The Canton collection is made from a variety of timbers imported from North America including oak, pine, poplar and ash.

The fittings used are solid brass. The pieces are finished using a hard wearing, modern adaptation of a traditional hand lacquering technique found in China.

The timber is prepared and seven layers of black lacquer are then applied by hand. When fully dry, the pieces are lightly distressed so that the beautiful, golden tones of the timber are visible in places, lastly a final layer of wax is applied.

Signature brass panels with Chinese engravings are used in this collection. The characters engraved on the brass panels are excerpts from two very famous pieces of Chinese calligraphy, as translated below.

by Wang Xizhi (A.D. 353)

We met in late spring at the Orchid Pavilion in Shan-yin to celebrate the Water Festival.
All the scholar friends are gathered, and there is a goodly mixture of old and young.
In the background lie high peaks and deep forests, while a clear, gurgling brook catches the light to the right and to the left.
We then arrange ourselves, sitting on its bank, drinking in succession from the goblet as it floats down the stream.
No music is provided, but with drinking and singing, our hearts are at ease.
It is a clear spring day with a mild, caressing breeze.
The vast universe, throbbing with life, lies spread before us,
entertaining the eye and pleasing the spirit and all the senses.
It is perfect.

Now when people come together, they let their thoughts travel to the past and the present.
Some enjoy a quiet conversation indoors and others play about outdoors, occupied with what they love.
The forms of amusement differ according to temperaments, but when each has found what he wants he is happy and never feels old.
Then as time passes on and one is tired of his pursuits,
it seems that what fascinated him not so long ago has become a mere memory.
What a thought! Besides, whether individually
we live a long life or not, we all return to nothingness.
The ancients regarded death as the great question.
Is it not sad to think of it?

I often thought that the people of the past lived and felt exactly as we of today.
Whenever I read their writings I felt this way and was seized with its pathos.
It is cool comfort to say that life and death are different phases of the same thing and that a long span or life or a short one does not matter.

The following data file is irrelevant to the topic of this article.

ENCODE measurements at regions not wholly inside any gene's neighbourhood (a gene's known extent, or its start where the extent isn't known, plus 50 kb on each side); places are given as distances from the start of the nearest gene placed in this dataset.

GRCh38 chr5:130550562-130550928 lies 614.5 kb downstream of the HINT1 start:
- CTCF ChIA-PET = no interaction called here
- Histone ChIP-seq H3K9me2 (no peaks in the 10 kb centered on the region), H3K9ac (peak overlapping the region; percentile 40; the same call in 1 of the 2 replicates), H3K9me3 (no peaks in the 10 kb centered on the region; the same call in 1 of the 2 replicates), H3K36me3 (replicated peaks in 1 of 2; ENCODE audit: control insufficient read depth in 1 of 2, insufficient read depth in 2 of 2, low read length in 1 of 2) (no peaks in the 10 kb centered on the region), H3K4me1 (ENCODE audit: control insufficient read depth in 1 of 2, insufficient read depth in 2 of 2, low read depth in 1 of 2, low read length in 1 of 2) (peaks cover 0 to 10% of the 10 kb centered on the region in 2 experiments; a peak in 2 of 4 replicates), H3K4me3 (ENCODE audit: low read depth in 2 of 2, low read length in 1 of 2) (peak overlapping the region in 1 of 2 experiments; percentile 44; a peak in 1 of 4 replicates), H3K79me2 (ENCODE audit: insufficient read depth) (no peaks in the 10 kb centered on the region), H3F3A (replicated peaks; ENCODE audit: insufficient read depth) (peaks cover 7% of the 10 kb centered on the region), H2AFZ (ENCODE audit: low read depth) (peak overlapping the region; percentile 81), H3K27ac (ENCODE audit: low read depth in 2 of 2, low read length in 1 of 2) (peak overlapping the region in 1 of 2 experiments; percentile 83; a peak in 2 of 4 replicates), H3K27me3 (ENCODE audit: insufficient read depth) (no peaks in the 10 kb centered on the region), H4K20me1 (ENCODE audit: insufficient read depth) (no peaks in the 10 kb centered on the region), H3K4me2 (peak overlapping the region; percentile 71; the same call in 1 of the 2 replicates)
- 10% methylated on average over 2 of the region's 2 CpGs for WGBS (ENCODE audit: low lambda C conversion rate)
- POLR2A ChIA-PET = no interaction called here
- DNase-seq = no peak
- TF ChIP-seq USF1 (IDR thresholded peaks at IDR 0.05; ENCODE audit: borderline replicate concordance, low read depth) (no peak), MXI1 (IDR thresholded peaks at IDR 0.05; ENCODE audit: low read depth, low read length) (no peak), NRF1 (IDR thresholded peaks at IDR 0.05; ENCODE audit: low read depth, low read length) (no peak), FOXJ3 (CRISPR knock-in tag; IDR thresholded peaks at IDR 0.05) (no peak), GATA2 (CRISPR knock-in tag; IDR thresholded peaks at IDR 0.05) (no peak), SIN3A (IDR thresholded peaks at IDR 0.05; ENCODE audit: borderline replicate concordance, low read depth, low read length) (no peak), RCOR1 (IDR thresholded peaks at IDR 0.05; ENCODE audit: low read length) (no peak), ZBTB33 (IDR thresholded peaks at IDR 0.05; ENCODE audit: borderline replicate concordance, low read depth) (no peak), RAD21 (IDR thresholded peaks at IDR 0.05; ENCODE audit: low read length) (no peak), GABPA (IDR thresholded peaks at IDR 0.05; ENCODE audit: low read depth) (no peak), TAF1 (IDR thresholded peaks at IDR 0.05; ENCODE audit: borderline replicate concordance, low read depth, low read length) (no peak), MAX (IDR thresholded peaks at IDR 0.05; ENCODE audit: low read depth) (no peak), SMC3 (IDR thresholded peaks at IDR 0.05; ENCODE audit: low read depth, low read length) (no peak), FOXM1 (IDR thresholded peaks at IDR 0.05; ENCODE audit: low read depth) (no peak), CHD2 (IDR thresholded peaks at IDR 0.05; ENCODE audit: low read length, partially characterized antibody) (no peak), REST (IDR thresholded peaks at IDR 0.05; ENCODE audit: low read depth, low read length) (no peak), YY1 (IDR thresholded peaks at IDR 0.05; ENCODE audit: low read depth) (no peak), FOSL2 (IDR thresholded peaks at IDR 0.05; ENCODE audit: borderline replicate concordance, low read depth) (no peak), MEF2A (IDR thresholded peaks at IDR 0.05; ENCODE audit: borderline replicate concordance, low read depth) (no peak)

Alas! The people of the future will look upon us as we look upon those who have gone before us.

Hence I have recorded here those present and what they said.
Ages may pass and times may change, but the human sentiments will be the same.
I know that future readers who set their eyes upon these words will be affected in the same way.

  The Gentleman of the Five Willow Trees
By Tao Qian (Tao Yuanming, 365-427)

I don't know where this gentleman was born and I am not sure of his name, but beside his house were five willow trees, from w hich he took
his nickname. He was of a placid disposition and rarely spoke. He had no envy of fame or fortune. He was fond of  reading, without puzzling
greatly over difficult passages. When he came across something to his liking he would be so delighted he would forget his mea ls. By nature he
liked wine but being poor could not always come by it. Knowing the circumstances, his friends and relatives would invite him  over when they
had wine. He could not drink without emptying his cup, and always ended up drunk, after which he would retire, unconcerned ab out what
might come. He lived alone in a bare hut, which gave no adequate shelter against rain and sun. His short coat was torn and patched, his
cooking pots were frequently empty, but he was unperturbed. He used to write poems for his own amusement, and in them can be seen
something of what he thought. He had no concern for worldly success, and so he ended his days.